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And what has been the best performance? Well, that was probably Pakistan’s victory over the hosts, and favourites, England, also at Trent Bridge. England failed to chase down a target of 349 – a World Cup record – despite Joe Root and Jos Buttler scoring centuries. There was a lot to savour in Pakistan’s win, especially the performances of their veterans Mohammed Hafeez and Wahab Riaz. But the washout at Bristol where – surely (?) they could have been relied upon to beat Sri Lanka – may cost them dear.

Australia have failed to look totally convincing. They took their time to accomplish a straightforward seven wicket win over Afghanistan at Bristol. Victory over the West Indies at Trent Bridge owed much to a startling 92 off 60 balls by number eight Nathan Coulter-Nile, and five wickets for Mitchell Starc. But they came a cropper against India at The Oval. The Indian batsmen made mincemeat of their attack and once Aaron Finch was run out their top order batsmen could not build sufficient momentum: David Warner made 56 off 84 balls.

New Zealand have looked thoroughly competent in disposing of Sri Lanka, Bangladesh and Afghanistan but obviously things are going to get more challenging now. With Martin Guptill, Kane Williamson and Ross Taylor in the top four they should make enough runs and their attack, minus the dependable Tim. Southee and with the pacey Lockie Ferguson, has done a good job so far.

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India looked immensely impressive at The Oval and indeed when they beat South Africa at the Ageas Bowl. Both their openers have scored centuries, Virat Kohli looks to be in incomparable form and their middle order is as potentially destructive as England’s. Their attack is varied and incisive – and two men who could probably walk into any other team – Ravindra Jadeja and Mohammed Shami – haven’t even got on the field yet. All that said, both their opponents so far were decidedly below par. India’s test will come when they play a top side in top form.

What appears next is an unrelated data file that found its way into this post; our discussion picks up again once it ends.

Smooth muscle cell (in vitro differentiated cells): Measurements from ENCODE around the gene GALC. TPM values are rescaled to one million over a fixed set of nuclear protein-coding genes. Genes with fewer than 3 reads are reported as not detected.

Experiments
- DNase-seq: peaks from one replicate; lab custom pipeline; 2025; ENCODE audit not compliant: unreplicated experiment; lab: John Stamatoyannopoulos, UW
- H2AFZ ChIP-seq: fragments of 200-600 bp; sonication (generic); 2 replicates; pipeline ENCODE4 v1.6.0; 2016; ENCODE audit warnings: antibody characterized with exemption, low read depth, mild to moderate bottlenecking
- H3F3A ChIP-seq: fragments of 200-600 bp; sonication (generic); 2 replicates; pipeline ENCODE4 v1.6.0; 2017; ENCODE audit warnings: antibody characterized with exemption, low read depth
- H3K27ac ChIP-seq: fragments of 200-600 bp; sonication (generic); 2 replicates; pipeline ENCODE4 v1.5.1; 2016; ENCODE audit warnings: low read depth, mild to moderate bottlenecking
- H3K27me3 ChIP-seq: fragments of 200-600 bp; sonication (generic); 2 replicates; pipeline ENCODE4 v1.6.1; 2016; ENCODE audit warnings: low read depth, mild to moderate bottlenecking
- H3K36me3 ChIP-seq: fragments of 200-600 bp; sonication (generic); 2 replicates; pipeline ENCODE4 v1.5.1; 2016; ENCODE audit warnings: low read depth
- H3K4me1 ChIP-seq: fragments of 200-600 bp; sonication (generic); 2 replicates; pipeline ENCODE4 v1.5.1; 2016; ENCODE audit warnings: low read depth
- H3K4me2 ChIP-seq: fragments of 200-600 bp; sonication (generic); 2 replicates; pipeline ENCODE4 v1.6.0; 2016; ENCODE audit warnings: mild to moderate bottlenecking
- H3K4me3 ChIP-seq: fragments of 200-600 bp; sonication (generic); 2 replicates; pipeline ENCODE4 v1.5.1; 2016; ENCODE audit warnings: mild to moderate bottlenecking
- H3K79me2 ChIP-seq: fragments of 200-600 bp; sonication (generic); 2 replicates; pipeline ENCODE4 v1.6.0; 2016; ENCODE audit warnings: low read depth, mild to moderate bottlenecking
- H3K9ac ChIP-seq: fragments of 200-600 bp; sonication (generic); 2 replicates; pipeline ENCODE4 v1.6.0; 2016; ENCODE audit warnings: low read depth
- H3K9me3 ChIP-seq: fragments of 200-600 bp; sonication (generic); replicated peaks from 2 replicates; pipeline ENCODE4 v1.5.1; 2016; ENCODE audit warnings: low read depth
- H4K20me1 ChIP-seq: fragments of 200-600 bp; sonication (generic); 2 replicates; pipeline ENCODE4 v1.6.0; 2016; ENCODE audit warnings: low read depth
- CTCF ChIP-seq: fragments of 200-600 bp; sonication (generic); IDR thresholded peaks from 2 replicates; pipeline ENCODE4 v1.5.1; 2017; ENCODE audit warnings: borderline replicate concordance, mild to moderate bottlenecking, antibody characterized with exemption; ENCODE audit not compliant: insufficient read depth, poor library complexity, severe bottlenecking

Despite their loss to Pakistan, England still look like the top side. There are a couple of worries. Moeen Ali has lost all form with the bat and was dropped against Bangladesh, and Buttler has done something to his hip. Basically though, the formula that has worked so well for the last four years is continuing to do just fine, as illustrated perfectly by the 106-run win over Bangladesh at Cardiff. And then there is the Archer factor. One incident – apart from the Amla strike – will suffice to explain. Archer bowled the Bangladesh opener Sounya Safkar. The ball clipped the off bail and then continued over the boundary. Without bouncing.

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At least the bail came off. On five occasions now the stumps have been struck by the ball, usually quite forcefully, without the bails being dislodged. The most recent instance was at The Oval on Sunday when Warner edged a ball from Jasprit Bumrah – no slouch – into the stumps, with no effect on the bails.

This has generated a lot of discussion among commentators. Sanjay Manjrekar suggested the administrators should consider dispensing with the bails.

A discussion on the TMS podcast led to my favourite comment from the World Cup so far. Charlie Dagnall was saying this was a really serious issue. Something had to be done as an incident might occur which was critical to the outcome of a match. “That’s already happened” replied Geoff Lemon. “If Warner had been out Australia would have won.”